35. BUTTERED HOMINY.--Perhaps the simplest method of preparing cooked
hominy is to butter it. In this form it may be served with cream as a
breakfast or a luncheon dish, or it may be used in the place of a

(Sufficient to Serve Six)

1 pt. cooked hominy
3 Tb. butter
1 tsp. salt

Allow a few spoonfuls of water to remain on the cooked hominy. Add the
butter and the salt, and then heat all thoroughly, stirring the hominy
gently so as to incorporate, or mix in, the butter and the salt. Serve
while hot.

36. CREAMED HOMINY.--The addition of a cream sauce to cooked hominy not
only adds to the palatableness of this cereal, but increases its food
value. When hominy is served with a sauce, it may be used as a dinner
vegetable or as the main dish in a light meal.

(Sufficient to Serve Six)

1 c. milk
2 Tb. butter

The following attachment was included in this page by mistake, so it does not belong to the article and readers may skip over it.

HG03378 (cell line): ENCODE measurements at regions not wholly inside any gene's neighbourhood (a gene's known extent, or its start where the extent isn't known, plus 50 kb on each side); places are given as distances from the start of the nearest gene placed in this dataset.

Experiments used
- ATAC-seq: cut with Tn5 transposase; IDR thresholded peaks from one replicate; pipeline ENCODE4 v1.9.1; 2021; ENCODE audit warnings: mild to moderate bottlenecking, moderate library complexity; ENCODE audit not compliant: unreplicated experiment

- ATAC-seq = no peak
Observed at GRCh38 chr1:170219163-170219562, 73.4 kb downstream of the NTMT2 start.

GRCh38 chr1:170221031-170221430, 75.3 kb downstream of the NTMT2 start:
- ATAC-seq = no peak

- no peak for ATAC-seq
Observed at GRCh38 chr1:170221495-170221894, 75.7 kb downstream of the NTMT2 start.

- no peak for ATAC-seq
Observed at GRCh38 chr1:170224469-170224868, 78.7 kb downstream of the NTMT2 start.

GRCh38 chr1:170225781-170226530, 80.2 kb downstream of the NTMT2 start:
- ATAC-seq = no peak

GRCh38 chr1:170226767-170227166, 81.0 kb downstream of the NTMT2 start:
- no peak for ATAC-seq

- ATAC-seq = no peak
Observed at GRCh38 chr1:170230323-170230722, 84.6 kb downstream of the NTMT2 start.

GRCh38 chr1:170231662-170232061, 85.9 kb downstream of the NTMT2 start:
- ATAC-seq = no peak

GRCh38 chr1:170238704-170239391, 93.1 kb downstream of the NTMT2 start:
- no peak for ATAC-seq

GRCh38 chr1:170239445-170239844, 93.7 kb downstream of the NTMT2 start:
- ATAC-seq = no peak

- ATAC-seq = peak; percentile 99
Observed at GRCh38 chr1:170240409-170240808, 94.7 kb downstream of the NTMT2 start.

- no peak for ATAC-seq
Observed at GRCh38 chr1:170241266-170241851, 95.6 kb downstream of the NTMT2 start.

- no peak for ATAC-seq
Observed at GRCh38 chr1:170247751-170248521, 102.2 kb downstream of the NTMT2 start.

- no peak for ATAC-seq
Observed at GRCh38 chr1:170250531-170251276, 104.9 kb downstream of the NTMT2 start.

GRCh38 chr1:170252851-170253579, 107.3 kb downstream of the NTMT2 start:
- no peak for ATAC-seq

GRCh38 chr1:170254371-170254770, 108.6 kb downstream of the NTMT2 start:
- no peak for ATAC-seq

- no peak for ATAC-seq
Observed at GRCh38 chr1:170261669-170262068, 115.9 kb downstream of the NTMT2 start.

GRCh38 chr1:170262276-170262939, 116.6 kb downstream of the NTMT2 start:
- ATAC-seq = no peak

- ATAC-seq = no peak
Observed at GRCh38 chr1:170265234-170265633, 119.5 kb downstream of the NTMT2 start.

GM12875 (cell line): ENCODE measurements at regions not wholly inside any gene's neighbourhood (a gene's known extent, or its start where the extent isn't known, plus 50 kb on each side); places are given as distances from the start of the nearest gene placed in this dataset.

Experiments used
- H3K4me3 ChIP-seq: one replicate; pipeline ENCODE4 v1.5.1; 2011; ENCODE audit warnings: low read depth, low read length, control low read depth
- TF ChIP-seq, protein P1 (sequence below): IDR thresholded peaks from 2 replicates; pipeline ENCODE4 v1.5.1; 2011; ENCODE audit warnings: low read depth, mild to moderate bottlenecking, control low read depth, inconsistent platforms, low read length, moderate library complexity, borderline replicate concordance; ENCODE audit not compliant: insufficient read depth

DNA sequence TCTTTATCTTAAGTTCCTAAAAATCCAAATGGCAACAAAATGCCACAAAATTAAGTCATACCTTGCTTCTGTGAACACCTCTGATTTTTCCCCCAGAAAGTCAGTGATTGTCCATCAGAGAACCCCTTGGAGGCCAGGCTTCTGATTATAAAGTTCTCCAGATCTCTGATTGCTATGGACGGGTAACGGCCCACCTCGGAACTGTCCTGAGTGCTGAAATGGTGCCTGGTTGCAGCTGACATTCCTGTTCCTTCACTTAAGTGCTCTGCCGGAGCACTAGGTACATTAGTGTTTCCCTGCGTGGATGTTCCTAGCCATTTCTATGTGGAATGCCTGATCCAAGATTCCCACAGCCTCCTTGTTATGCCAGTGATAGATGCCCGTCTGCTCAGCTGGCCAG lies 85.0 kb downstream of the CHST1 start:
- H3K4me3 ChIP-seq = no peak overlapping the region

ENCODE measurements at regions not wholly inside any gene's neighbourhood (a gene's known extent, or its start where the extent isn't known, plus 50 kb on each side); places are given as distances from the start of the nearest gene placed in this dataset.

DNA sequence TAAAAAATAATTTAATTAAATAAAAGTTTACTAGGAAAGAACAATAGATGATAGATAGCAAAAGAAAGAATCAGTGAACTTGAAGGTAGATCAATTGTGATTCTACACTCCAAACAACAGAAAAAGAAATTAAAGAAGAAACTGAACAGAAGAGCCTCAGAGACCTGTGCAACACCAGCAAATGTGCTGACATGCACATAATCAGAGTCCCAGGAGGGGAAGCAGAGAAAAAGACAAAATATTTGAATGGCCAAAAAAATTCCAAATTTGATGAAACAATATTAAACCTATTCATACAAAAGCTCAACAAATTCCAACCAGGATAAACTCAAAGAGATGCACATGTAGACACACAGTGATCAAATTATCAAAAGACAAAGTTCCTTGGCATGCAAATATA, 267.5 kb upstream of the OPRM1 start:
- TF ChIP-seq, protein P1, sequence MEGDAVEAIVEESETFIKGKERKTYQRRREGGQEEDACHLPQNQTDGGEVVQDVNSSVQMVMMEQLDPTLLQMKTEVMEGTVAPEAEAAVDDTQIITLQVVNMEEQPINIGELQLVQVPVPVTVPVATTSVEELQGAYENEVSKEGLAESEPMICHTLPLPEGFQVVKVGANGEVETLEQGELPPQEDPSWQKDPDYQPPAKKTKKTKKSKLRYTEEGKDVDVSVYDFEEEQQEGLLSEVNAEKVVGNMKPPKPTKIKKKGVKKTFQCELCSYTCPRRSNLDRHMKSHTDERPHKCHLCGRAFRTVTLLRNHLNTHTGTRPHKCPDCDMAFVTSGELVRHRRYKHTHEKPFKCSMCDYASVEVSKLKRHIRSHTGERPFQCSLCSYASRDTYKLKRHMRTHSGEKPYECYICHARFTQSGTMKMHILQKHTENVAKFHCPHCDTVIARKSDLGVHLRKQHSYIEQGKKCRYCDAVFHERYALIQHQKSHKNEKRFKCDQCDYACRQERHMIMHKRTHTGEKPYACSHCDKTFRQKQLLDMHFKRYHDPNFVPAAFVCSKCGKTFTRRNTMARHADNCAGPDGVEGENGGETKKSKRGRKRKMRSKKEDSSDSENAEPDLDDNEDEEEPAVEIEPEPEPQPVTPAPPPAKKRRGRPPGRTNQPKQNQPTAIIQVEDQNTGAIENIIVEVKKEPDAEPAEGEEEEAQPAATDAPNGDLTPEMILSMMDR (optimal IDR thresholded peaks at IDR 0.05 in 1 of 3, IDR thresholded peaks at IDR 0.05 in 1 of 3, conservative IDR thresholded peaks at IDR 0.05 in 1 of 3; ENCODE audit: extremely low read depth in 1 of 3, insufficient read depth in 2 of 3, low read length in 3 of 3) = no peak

1 tsp. salt
1 Tb. flour
1 pt. cooked hominy

Heat the milk, and to it add the butter and the salt. Then thicken it
with the flour. To this sauce add the hominy and allow all to cook
slowly for 10 or 15 minutes. Serve the creamed hominy hot.

37. HOMINY GRITS.--The cereal sold under the name of _hominy grits_ is
prepared commercially by crushing dried hominy grains. It has
practically the same food value as hominy, and in appearance resembles
cream of wheat. The following recipe shows the simplest way in which to
prepare this food, it being usually served as a breakfast cereal in
this form:

(Sufficient to Serve Six)

1 tsp. salt
4 c. water
1 c. hominy grits

Add the salt to the water and bring it to the boiling point. Stir the
hominy grits into the water and continue to boil for 10 minutes. Then
place in a double boiler and cook for 3 to 4 hours. Serve hot with cream
or milk and sugar.

[Illustration: Fig. 2]